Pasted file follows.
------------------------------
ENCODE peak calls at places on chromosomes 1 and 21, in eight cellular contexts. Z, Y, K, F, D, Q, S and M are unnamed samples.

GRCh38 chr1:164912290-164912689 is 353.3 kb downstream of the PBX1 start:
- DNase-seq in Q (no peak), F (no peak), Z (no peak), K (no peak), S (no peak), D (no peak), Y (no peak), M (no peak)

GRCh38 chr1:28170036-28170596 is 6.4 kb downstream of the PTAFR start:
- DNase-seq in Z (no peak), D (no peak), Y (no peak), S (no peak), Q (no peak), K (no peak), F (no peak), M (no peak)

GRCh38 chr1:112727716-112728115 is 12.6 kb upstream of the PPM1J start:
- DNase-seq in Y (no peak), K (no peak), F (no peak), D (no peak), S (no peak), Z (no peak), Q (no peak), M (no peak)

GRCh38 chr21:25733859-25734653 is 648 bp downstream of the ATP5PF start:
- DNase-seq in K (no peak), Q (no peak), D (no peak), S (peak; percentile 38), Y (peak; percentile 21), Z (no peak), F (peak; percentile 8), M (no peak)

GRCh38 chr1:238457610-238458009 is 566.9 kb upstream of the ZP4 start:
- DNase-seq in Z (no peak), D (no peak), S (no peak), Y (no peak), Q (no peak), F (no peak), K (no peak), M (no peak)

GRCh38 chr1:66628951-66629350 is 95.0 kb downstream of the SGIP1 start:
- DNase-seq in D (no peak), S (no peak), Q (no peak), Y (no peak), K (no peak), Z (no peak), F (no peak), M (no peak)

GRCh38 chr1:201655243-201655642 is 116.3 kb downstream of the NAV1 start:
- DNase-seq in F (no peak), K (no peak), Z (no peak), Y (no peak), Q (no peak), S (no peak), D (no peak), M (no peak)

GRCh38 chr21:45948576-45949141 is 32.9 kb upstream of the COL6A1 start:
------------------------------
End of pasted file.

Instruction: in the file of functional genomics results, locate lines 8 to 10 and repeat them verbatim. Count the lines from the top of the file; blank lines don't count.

GRCh38 chr21:25733859-25734653 is 648 bp downstream of the ATP5PF start:
- DNase-seq in K (no peak), Q (no peak), D (no peak), S (peak; percentile 38), Y (peak; percentile 21), Z (no peak), F (peak; percentile 8), M (no peak)

GRCh38 chr1:238457610-238458009 is 566.9 kb upstream of the ZP4 start: